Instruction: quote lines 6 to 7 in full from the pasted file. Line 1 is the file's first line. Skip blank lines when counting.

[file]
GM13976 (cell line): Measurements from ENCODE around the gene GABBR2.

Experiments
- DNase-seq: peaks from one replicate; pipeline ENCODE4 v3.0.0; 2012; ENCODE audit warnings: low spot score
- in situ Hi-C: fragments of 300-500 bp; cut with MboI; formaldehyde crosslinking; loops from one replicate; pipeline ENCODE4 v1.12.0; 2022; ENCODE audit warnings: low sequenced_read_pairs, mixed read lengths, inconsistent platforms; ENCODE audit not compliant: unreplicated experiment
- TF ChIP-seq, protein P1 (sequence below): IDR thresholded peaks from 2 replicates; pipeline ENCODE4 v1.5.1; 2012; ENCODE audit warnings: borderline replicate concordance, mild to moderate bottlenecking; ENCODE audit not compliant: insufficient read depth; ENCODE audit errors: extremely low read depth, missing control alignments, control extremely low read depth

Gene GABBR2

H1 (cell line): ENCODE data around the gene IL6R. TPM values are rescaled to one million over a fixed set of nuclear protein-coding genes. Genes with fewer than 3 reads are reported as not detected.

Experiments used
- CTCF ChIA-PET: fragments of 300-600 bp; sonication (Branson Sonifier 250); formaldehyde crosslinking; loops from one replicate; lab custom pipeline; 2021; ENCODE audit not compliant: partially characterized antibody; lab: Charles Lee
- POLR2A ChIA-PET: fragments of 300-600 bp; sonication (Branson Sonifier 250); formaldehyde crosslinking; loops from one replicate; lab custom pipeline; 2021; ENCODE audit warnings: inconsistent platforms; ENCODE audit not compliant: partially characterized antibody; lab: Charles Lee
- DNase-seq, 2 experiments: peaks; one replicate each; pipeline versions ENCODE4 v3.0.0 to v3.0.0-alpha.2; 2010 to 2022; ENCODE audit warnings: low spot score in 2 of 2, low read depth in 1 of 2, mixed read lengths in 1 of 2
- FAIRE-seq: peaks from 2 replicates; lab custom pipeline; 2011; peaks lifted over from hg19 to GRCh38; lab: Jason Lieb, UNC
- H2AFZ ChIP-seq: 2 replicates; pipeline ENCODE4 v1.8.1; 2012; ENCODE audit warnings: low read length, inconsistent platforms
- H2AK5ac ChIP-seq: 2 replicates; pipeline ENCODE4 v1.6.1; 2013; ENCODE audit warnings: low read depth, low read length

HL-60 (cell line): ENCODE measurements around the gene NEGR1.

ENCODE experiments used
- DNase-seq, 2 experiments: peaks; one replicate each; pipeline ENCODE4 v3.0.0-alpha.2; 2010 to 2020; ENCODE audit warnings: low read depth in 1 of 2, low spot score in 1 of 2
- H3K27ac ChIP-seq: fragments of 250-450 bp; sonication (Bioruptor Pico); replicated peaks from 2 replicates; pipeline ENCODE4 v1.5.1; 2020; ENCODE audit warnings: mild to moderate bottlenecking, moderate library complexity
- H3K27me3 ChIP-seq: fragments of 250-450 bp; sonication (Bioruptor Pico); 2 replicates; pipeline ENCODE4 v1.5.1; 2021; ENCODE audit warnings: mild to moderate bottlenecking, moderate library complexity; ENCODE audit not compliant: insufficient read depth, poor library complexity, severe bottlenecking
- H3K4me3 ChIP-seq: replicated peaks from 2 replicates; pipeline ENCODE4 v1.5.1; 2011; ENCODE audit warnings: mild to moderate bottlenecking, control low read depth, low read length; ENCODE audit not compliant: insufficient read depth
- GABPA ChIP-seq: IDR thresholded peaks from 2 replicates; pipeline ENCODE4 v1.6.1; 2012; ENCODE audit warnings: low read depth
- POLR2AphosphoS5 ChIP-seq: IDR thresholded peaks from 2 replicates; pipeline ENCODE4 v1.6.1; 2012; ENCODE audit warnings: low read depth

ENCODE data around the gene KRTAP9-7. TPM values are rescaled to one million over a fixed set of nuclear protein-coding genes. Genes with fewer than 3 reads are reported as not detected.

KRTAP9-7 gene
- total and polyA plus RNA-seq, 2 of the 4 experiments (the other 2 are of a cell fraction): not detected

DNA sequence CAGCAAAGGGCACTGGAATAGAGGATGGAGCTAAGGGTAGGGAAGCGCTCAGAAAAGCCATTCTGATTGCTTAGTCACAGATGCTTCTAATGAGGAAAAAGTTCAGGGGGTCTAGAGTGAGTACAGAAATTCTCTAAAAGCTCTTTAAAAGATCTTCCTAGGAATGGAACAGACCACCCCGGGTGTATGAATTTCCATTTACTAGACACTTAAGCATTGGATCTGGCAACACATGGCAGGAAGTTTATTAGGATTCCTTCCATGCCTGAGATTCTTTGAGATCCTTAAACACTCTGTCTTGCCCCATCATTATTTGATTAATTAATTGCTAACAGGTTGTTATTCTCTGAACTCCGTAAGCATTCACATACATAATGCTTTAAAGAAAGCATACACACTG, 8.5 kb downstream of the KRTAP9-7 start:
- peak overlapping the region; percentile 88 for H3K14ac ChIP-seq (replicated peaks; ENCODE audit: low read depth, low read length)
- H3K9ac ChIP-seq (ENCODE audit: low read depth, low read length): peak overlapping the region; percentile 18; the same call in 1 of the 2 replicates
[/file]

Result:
Gene GABBR2

H1 (cell line): ENCODE data around the gene IL6R. TPM values are rescaled to one million over a fixed set of nuclear protein-coding genes. Genes with fewer than 3 reads are reported as not detected.